A debt–equity swap is an exchange of outstanding LDC debt for an equity stake in a private corporation in the LDC, as follows: LDC debt is purchased on the secondary market from the bank at the market price, usually at a discount from face value by a multinational corporation (MNC). The MNC then trades the debt claim to the LDC’s central bank for the full face value in the local currency (less the central bank’s cut), which it then invests in a local company, very often a newly privatized corporation. The investment in local equity must be maintained for a minimum number of years.

The advantage for the MNC is that the investment is made at a significant discount, since the discounts prevailing in the market can be quite high. The LDC’s advantage is that the swap reduces external debt with no outflow of foreign currency, and external debt is replaced by foreign direct investment. The swap converts foreign debt into foreign equity; this is equivalent, in a corporate finance setting, to reducing leverage and thereby improving credit rating. Another potential benefit is the increased efficiency resulting from privatization which often accompanies the debt swap. In the USA, the Federal Reserve Bank amended Regulation K in 1986 to allow commercial banks to make investments through debt swaps. This led to many banks taking equity positions in LDCs, and had a significant positive effect on commercial bank stocks (Eyssel et al., 1989).

A disadvantage for the LDC is that its liquidity position might worsen by allowing direct foreign investment through swaps instead of fresh capital inflows. The swaps may be subsidizing foreign investments that would have been carried out anyway, and not generating any additional investment. Furthermore, swaps can actually reduce investment in the LDC through their effect on interest rates, inflation, and other macroeconomic variables. For the creditor banks, there is the usual moral hazard problem; by encouraging swaps, they may be helping reduce the value of the debt by providing incentives to debtor countries to delay repayments.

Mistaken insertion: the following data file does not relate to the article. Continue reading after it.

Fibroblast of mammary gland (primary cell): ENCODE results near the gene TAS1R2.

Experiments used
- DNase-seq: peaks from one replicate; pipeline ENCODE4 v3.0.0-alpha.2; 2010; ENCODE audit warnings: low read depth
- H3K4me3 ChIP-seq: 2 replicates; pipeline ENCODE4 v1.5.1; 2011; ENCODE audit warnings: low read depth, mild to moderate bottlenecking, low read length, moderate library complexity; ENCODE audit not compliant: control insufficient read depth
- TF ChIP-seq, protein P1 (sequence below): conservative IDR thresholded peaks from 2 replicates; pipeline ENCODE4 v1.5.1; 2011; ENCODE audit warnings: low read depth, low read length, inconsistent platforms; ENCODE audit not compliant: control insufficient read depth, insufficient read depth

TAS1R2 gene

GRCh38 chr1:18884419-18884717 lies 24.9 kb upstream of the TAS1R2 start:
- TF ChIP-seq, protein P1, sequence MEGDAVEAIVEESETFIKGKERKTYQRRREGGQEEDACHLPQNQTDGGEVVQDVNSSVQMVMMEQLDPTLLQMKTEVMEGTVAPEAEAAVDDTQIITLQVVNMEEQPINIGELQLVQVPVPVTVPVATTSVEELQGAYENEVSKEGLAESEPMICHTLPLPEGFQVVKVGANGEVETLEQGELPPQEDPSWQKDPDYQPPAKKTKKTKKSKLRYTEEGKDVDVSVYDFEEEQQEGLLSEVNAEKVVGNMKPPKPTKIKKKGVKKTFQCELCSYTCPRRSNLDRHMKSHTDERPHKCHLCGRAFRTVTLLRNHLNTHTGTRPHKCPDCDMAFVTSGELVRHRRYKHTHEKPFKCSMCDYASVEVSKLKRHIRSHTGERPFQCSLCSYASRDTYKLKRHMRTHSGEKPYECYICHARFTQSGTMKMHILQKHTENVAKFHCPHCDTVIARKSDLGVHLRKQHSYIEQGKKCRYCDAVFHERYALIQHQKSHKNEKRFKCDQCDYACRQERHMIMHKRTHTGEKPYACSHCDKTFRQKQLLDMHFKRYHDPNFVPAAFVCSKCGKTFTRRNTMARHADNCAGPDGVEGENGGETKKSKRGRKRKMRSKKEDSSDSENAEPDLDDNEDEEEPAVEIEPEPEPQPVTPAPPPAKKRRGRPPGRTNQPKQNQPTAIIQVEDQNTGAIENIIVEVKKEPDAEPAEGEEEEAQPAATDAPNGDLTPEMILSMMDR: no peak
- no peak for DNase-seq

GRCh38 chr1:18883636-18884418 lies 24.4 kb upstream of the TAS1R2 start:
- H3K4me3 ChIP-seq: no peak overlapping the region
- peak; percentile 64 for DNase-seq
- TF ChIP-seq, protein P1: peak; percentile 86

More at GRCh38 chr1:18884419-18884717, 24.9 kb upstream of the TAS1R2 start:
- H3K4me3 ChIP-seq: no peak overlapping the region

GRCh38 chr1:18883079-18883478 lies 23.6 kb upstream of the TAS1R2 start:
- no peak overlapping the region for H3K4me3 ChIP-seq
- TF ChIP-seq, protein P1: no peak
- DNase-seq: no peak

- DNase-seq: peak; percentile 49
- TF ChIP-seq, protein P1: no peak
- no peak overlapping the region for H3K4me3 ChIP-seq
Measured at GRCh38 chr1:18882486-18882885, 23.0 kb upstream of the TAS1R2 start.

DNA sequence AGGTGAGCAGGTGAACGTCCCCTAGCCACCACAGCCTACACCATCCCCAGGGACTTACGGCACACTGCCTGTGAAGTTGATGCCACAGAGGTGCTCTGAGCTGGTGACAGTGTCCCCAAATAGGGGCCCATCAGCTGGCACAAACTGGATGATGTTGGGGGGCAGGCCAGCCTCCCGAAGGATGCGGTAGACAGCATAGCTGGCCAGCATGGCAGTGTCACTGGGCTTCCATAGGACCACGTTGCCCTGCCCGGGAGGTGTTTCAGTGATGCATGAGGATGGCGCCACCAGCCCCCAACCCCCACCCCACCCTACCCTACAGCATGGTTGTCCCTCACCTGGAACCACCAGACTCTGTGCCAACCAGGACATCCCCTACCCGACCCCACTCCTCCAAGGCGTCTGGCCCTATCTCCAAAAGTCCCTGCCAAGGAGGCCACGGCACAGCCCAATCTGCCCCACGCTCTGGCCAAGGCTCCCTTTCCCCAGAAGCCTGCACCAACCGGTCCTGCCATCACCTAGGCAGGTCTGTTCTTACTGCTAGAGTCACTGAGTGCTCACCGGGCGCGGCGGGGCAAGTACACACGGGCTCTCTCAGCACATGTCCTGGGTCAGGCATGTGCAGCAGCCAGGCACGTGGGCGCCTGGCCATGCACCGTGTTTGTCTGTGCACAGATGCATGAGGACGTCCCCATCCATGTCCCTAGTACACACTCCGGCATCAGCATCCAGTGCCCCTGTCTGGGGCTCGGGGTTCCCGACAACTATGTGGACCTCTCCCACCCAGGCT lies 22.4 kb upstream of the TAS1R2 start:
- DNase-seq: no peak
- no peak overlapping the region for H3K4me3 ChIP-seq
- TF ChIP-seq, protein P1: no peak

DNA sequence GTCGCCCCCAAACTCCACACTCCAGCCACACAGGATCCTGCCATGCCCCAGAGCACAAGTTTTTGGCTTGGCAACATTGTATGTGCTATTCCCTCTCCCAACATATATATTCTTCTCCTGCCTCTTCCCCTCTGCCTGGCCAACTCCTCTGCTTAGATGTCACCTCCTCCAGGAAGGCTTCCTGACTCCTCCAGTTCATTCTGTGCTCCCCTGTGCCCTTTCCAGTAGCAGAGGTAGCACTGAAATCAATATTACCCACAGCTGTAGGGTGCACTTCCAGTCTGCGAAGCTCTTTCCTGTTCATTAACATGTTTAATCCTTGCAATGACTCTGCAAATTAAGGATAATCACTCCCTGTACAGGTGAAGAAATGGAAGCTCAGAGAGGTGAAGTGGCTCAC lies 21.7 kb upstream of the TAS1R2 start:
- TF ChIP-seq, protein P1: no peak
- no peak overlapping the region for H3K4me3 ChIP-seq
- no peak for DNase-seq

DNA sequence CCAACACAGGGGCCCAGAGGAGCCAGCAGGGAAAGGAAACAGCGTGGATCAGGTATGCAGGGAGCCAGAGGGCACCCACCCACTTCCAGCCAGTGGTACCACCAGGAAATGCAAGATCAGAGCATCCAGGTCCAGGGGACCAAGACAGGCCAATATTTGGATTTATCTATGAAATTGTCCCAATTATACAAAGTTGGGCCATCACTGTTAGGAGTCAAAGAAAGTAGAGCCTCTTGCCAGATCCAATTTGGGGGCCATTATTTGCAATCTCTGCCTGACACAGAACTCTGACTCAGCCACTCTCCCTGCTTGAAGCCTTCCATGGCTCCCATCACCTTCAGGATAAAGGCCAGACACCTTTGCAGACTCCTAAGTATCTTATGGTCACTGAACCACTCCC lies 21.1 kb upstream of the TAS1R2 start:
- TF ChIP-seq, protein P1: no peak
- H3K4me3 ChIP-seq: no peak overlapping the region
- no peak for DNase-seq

There is a small theoretical literature on the analysis of debt–equity swaps. The seminal paper is Helpman (1989), which derived conditions under which a swap will not be Pareto improving (strictly preferred by all participants), and also showed that a swap may actually reduce investment in the LDC. Errunza and Moreau (1989) showed that, with homogeneous expectations, swaps are not Pareto improving even in the presence of informational asymmetries; they might, however, be Pareto improving with heterogeneous expectations.